[su_spoiler title=”Gail Pells, AP Language Teacher” style=”fancy” icon=”plus-circle”]
- Wrong answers do not result in a penalty, like on the SAT test, so answer all questions even if you are unsure. Use the time wisely because you will have little more than a minute to do each question.
- 120 minutes for three essays and 15 minutes for reading.
- Read the sources quickly, but carefully, come up with an opinion and see if each source agrees or disagrees with that opinion.
- Use third person as much as possible.
- To earn the highest score, use your own ideas on the subject of each source.
- This essay is an objective response, so do not us “I”.
- Address the question, but do not worry about
- Careful with spelling and grammar.
- Memorize the steps for an argument essay and read the prompt carefully.
- Make sure you answer the question
- Make your point, but acknowledge the other side of the argument.
- Read sample essays from AP Central.
[su_spoiler title=”Tim Phipps, AP U.S. History Teacher” style=”fancy” icon=”plus-circle”]
- For history, organize your notes in chronological order from start to finish and see if you can connect important events together.
- Do not put studying to a last minute cram session because it will not work.
- After organizing your notes, get an idea of what you are comfortable with and what you need to review more, and then study in sessions of twenty to thirty minutes for the week before to give yourself a better chance to retain information.
- Get a good night for not only the night before, but for a couple nights before the test.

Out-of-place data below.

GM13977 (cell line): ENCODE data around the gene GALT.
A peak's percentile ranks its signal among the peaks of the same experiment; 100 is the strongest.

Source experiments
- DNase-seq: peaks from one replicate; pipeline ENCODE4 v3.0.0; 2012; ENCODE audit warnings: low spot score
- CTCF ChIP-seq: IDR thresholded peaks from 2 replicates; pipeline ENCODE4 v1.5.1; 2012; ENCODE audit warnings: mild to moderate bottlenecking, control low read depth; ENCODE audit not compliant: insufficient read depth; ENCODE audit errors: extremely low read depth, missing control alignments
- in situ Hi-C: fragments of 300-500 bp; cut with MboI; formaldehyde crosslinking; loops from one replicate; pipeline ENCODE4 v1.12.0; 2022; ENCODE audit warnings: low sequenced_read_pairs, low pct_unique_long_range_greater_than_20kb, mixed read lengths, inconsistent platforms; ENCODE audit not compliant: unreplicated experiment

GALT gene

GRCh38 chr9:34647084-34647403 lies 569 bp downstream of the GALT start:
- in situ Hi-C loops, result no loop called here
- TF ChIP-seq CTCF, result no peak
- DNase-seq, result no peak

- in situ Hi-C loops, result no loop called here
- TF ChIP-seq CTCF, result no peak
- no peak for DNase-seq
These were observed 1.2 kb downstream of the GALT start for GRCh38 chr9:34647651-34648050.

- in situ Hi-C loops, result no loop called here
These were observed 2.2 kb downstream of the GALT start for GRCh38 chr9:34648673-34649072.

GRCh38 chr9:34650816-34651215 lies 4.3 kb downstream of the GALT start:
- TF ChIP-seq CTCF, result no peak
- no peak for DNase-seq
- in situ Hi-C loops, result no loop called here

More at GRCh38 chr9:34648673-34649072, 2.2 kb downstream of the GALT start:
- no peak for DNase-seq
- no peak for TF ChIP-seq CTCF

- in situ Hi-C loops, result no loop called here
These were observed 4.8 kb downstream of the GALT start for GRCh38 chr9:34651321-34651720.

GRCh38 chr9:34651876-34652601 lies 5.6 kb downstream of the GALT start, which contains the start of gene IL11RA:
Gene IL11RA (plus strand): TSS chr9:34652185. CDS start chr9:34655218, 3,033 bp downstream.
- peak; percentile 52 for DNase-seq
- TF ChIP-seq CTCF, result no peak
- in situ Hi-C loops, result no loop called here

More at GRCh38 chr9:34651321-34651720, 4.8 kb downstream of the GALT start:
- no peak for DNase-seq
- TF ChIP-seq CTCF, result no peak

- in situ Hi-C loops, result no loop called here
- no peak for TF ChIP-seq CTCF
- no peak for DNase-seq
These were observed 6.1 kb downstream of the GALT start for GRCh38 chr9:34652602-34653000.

- Eat a good breakfast with little carbs.
- Swap your morning caffeine for lots of water to avoid crashing during the exam.
[su_spoiler title=”Jill Blasi, AP Biology Teacher” style=”fancy” icon=”plus-circle”]
- The test and quizzes are modified AP exams, so if I give an essay, the question would be from an old exam.
- They were given about the same time for questions that they would be given on the test to prepare for the time limit, so they feel prepared and less frantic.
- We practice with College Board practice tests and work through questions in class.
Test Taking Tips:
- Read questions carefully.
- Look for important information in each question.
- Read all answers on the multiple choice, think it through, but answer quickly.
- Look at essays and jot down quick outlines
- Stay calm
- Get a good night sleep, eat a good breakfast, and snack for break.
- Try to stay healthy and not get sick by being too stressed
[su_spoiler title=”Nancy Manning, AP Literature Teacher” style=”fancy” icon=”plus-circle”]
- Review the notes and strategies of the year
- Limit the list of works we read
- Take notes from the year and turn them into index cards to study the night before.
Test Taking Strategies:
- Review how to answer multiple choice questions
- For the essay, have a good introduction with a hook and thesis. Support in the body paragraphs using literary devices like diction, language, and tone.
- Do not just summarize, make sure to sound intelligent, and analyze within the essay.
- Go to bed early and get a good night sleep. After the test, if you can go to bed early and relax.
[su_spoiler title=”Christopher Tomlin, AP World History Teacher” style=”fancy” icon=”plus-circle”]
- Break everything down into periods while studying.
Test Taking Tips:
- Find key words in the question, and then work through it.
- Eliminate the answers that are wrong because for the multiple choice, the four answers will be broken down into most correct, nearly correct, and two that are not correct.
- For the AP World exam, there will be a compare and contrast, a DBQ, and continuity over time question.
- Know what the question is asking
- The night before the test, AP World has a boot camp where they study until 6:00
- The night before, try to get a lot of sleep and do not think a lot about the exam.